“I was scared.” In August 2006, Renata Hill and six friends were arrested in the West Village. As she remembers it, they were walking outside the IFC Theater when a man accosted and then attacked them, leading to a fight when the women defended themselves. When police officers arrived on the scene, the man claimed the women assaulted him, at which point they were arrested, processed, and sent to Rikers Island, where they were locked in the fearsome BullPen, left to sleep on the floor.
The ordeal was “long, drawn out,” recounts Renata, “It was real scary.” As Patreese Johnson, 19 years old at the time, puts it, “We didn’t know what we were getting ourselves into.”
They couldn’t have known that they were headed into a legal nightmare, that the charges against them would be premised on other people’s fears, that their limited options would be shaped by sensational media coverage. That coverage and the trials are recalled in Out in the Night, screening at the Human Rights Watch Film Festival New York, 18 and 20 June. Each night is followed by a Q&A with filmmaker blair dorosh-walther and film subjects Hill, Johnson, Venice Brown, Terrain Dandridge, and Karen Thompson.
In tracing the confusions of that night and the chaos that came after, Out in the Night makes use of some familiar documentary elements. These include interviews with the New Jersey 4 (that is, the four members of the group who pled not guilty, and whose convictions and sentences raised public concerns about the legal cases), their family members and lawyers, experts and court transcripts.
The interviews provide contexts for Patreese, Renata, Terrain, and Venice, underlining the support of their mothers and siblings: “My mom’s out, we came out at the same time,” seated on a green park bench next to Terrain (“We like siblings”); prompted by an off-screen question, Renata laughs that Terrain came out “when she was, like, four!”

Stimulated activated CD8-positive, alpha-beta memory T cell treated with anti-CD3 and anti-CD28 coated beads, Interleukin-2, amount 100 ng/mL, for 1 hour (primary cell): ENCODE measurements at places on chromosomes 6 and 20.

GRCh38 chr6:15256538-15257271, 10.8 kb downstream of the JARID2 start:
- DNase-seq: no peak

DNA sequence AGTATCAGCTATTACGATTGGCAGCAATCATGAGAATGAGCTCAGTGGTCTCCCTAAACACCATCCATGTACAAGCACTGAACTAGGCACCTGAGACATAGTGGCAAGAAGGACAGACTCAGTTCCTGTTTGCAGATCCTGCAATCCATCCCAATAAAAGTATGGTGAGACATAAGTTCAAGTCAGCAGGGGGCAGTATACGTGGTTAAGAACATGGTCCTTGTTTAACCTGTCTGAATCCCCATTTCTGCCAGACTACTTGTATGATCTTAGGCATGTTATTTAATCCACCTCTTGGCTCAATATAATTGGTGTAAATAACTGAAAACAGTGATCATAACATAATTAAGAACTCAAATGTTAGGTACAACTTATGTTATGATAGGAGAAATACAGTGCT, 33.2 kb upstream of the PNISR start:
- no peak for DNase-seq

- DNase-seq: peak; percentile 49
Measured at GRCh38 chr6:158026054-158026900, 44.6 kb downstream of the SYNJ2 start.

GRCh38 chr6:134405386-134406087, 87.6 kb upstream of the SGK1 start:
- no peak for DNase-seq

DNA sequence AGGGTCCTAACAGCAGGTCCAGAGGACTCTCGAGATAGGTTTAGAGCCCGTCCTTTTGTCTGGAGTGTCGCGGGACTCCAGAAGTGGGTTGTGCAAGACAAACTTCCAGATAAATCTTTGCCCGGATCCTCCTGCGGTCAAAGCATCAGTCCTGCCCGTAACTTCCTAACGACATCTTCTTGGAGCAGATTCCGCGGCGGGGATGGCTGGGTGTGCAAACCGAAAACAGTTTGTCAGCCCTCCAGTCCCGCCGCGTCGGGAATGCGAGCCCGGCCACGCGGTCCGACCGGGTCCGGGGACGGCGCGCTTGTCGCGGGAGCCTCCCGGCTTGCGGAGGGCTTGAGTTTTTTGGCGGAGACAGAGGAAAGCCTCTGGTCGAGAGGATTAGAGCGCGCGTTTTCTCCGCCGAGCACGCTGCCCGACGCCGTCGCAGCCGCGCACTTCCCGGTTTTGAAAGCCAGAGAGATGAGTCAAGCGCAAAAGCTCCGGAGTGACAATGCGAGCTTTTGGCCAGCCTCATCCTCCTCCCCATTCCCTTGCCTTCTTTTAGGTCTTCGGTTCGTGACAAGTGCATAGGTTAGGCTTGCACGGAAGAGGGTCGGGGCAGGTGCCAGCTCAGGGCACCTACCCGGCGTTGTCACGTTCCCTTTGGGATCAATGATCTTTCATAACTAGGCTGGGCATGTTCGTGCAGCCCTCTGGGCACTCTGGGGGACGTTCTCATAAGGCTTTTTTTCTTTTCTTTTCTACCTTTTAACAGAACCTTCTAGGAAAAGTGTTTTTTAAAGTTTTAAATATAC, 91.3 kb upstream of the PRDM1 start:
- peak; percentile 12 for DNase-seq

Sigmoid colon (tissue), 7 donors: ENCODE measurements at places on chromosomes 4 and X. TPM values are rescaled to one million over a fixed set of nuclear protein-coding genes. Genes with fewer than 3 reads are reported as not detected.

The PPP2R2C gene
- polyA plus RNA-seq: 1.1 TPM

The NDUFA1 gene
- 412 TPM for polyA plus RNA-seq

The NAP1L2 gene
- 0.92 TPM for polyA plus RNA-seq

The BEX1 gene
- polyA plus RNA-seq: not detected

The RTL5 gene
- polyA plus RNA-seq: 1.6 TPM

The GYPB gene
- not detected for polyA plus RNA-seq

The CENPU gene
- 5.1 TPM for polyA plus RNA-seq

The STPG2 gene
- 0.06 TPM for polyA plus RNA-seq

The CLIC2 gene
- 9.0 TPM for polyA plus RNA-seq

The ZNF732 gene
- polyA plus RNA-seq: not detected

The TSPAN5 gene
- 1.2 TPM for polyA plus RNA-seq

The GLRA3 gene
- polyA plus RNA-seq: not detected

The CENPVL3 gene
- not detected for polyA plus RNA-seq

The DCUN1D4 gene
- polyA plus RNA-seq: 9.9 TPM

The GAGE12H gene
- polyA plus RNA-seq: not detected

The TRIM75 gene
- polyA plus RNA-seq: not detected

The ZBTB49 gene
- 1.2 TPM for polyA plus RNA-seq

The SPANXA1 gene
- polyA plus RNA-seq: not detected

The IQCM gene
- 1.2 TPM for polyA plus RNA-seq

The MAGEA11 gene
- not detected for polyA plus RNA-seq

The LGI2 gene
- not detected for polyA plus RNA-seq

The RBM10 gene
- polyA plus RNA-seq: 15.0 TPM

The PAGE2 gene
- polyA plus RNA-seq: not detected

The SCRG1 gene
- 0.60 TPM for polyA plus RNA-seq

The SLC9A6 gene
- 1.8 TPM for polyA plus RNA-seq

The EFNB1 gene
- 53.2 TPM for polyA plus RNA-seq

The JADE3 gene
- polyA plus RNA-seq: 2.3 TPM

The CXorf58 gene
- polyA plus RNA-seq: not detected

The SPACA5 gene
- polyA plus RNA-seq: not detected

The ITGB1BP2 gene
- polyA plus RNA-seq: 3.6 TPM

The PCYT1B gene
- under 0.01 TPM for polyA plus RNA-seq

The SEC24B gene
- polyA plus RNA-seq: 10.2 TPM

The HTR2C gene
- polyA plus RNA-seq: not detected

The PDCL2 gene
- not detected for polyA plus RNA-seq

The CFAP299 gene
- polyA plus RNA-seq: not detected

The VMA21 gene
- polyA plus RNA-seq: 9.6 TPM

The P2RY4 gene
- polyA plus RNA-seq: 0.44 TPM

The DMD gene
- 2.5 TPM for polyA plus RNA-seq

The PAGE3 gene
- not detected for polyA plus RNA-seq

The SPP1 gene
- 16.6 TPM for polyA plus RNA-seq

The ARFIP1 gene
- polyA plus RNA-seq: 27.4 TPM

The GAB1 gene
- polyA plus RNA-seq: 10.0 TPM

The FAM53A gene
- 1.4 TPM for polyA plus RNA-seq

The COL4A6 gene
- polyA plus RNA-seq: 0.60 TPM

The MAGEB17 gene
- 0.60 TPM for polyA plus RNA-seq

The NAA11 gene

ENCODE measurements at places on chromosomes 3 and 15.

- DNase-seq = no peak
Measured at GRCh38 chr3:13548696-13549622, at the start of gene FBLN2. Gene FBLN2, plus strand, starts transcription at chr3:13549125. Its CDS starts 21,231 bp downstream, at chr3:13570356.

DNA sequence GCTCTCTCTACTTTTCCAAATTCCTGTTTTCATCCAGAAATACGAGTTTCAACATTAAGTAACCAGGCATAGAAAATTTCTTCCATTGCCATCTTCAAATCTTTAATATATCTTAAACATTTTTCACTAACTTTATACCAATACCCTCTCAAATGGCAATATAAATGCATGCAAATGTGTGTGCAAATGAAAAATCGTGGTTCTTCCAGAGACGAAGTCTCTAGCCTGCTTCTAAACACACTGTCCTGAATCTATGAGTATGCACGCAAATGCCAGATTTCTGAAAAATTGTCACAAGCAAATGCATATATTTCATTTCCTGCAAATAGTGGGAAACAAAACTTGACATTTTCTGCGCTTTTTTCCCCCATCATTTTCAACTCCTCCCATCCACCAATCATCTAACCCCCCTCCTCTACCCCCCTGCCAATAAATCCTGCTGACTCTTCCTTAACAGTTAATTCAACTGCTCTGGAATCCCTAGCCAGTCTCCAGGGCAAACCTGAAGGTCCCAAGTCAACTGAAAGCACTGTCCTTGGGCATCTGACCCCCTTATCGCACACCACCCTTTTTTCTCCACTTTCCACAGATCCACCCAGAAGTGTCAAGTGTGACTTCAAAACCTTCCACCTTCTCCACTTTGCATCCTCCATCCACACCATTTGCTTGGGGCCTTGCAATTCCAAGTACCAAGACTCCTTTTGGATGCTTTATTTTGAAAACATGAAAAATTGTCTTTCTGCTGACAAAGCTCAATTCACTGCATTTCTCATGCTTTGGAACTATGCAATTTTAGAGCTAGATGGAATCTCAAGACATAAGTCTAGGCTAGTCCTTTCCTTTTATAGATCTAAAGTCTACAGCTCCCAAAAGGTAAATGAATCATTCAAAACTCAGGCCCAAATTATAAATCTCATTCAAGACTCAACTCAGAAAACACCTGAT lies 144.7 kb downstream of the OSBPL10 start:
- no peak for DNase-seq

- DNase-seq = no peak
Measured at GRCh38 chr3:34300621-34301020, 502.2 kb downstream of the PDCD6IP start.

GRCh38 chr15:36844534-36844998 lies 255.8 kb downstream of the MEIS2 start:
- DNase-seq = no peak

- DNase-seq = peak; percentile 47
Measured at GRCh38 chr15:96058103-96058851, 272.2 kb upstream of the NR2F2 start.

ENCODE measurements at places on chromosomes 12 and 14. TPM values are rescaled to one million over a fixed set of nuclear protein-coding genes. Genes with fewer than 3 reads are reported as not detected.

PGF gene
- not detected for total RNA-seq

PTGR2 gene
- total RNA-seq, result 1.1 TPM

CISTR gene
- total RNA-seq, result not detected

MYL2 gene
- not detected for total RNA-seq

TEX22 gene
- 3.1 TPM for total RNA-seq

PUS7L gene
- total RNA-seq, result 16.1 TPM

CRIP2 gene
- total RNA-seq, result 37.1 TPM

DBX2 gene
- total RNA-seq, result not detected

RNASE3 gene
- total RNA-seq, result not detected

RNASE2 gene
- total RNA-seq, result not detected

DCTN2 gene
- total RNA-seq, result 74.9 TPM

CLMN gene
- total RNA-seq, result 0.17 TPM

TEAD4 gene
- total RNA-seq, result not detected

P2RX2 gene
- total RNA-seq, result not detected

Even as the women — young, black, gay, and gender non-conforming — felt safe with each other and their families (“Being gay, in none of our families, is an issue”), as children they were also aware of basic risks in Newark. “It’s not a bad neighborhood to grow up in, but it’s impoverished,” observes Patreese’s brother Anthony, “You got drugs, you got guns, you got violence right here.”
Being young and black, they learned early that most institutions are not designed to “protect and serve” them. Patreese’s other brother was shot by a police officer when he was just 17, after which the officer “just went on about his business.” When her mother Dell adds, “It affected her negatively,” Patreese relates at least one lesson she learned: “It was like, I’m never calling 911 ever again.”
Here the film cuts to a resonant shot of black plastic bags caught in telephone wires, fluttering in the wind, a brief sign of the neighborhood’s neglect and poverty, and also the neglect and fear that extend throughout a broader American culture, replicated in stereotypes and rumors, disseminated not only by individuals but also, more insistently, in media.
Out in the Night goes on to show the many effects of such fear, what it means to feel perpetually scared of people who claim the right to act on their fears of you. It’s not just that the police look after their own or neglect to punish their own, but also that disrespect for some people’s lives is pervasive in the broader culture: black bodies are at risk everywhere, especially, as the film makes clear, “out In the night”.